(Bloomberg) -- Betting against volatility has become a profit-minting machine in currency markets. So much so that Wall Street firms say clients are giving up on wagers that go in the opposite direction.

That’s a seismic shift in the $7.5 trillion-a-day foreign exchange market. The fluctuations that traders historically used to play with have largely vanished as a new breed of algorithmic traders bet markets will remain calm. To the heads of currency derivatives at Bank of America Corp., NatWest Group Plc and UBS Group AG, it’s creating a cycle that keeps feeding profits to anyone in favor of ever-smaller swings.

It’s emblematic of a short-volatility trend reshaping markets from stocks to commodities, and leading some to question whether this subdued environment is the new reality. Of course, the risk is that the computer-driven funds are wrong and the next market flare up is just around the corner.

“The emergence and dominance of systematic volatility selling funds is a bit self-fulfilling,” said Henry Drysdale, head of currency options trading at NatWest Markets in London. “If the strategy is successful, more enter the space and it gets quite crowded, with more and more participants selling volatility at lower and lower levels.”


Take Loomis Sayles & Co.’s alternative risk premia fund, which uses machine learning to target inefficiencies and behavioral biases in volatility markets. It returned 15% over the last year and is continuing to position for lower volatility.

“These strategies can be tremendously profitable,” said Harish Sundaresh, head of systematic investment strategies at the Boston-based firm. Still, he warned against any view that the easy money would last for more than five years at a time. “It’s almost like picking up pennies in front of a steamroller kind of trade.”

Betting on Calm

The volatility selling has already sent JPMorgan Chase & Co.’s Global FX Volatility Index plummeting to the lowest level in three years. Even notoriously dramatic emerging-market currencies have gone quiet.

Traditionally, asset managers would use this as a chance to snap up cheap hedges against bigger swings, but now they see little reason to get that protection. Large hedge funds are also pulling out of the market.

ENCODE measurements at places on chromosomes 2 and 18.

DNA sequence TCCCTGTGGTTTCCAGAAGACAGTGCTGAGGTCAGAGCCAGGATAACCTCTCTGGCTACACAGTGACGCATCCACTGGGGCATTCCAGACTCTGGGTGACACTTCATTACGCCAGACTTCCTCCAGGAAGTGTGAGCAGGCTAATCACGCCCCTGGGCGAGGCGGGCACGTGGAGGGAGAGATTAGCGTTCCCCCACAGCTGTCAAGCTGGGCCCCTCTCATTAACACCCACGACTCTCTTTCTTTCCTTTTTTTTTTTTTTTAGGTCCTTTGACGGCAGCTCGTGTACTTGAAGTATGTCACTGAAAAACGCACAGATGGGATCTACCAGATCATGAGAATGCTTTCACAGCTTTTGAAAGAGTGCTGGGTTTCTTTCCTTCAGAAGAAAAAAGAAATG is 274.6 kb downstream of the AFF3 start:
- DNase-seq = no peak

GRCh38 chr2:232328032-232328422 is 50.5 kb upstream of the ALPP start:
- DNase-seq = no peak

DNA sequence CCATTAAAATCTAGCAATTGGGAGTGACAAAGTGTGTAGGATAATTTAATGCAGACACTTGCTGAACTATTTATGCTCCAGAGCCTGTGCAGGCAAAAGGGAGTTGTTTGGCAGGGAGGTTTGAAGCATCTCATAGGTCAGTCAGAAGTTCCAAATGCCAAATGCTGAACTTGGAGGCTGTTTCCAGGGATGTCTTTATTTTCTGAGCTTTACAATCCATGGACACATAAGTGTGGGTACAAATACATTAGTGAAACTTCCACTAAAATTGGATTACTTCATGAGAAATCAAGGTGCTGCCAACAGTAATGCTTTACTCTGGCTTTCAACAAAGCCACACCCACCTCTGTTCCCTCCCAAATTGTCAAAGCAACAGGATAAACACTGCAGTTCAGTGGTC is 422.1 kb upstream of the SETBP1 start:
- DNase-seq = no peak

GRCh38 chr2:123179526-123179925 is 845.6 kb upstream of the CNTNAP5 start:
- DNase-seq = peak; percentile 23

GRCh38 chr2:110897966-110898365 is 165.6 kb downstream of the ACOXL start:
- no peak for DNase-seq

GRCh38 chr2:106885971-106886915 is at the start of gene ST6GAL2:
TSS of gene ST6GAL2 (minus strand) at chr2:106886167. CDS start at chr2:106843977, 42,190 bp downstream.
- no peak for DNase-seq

“We’ve lost a few sizable buyers of volatility,” said Mathieu Reaud, global head of FX and precious metals derivatives trading at UBS. “It’s been very difficult to monetize those strategies.”

Read more: Currency Hedges Are Burning Traders’ Wallets as Volatility Fades

Another reason for calm markets is that major central banks are expected to cut interest rates this year and that’s pushing currencies in a similar direction.

“There’s no natural impetus for foreign-exchange moves if you believe most central banks will do the same thing,” said Julian Weiss, head of global G-10 vanilla FX options at Bank of America. “We’re in a vicious cycle of foreign-exchange spot prices hardly moving, and less demand for leveraging directional macro plays.”

Calmer currencies do have benefits. It’s helpful for planning by policymakers and multinational firms. It’s also good for carry trades, a strategy of borrowing in low-yielding currencies to fund positions in higher-yielding ones.

But overall it’s adding up to a harder environment to make money trading shifts in currencies. Over 80% of specialized FX funds have quit since 2007, as the effect of tighter post-crisis regulation and industry electronification plays out.

Read more: A New Short-Volatility Trade Is Booming Across the ETF Complex

Of course, there’s a risk when everyone piles into one side of a trade. Four years ago, gauges of volatility were also getting crushed, and traders were wondering if there was a future betting on price swings. Then the pandemic struck, and volatility spiked to levels seen in past financial crises.

False Security?

“Short volatility strategies can act like a gravity force, stabilizing the market and offering a false sense of safety,” said Sandrine Ungari, head of cross-asset quantitative research at Societe Generale AG. “All it takes is one big event to put a halt to that.”

Read more: Black Swan Needed to Revive Collapsed FX Volatility: Trader Talk

Yet there’s no sense the market is worried about risks on the horizon, such as rate cuts or elections in the US and UK. One-year gauges of volatility in the euro, pound and yen are at multi-year lows. 

Amundi SA, Europe’s largest asset manager, says low volatility will continue. It’s using options that will pay off if the euro and yuan trade in a limited range.

“It’s possible that we go another year and volatility doesn’t go up,” said Andreas Koenig, head of global FX at Amundi. “I can’t see any trigger at the moment.”

--With assistance from Vassilis Karamanis, Naomi Tajitsu and Justina Lee.

©2024 Bloomberg L.P.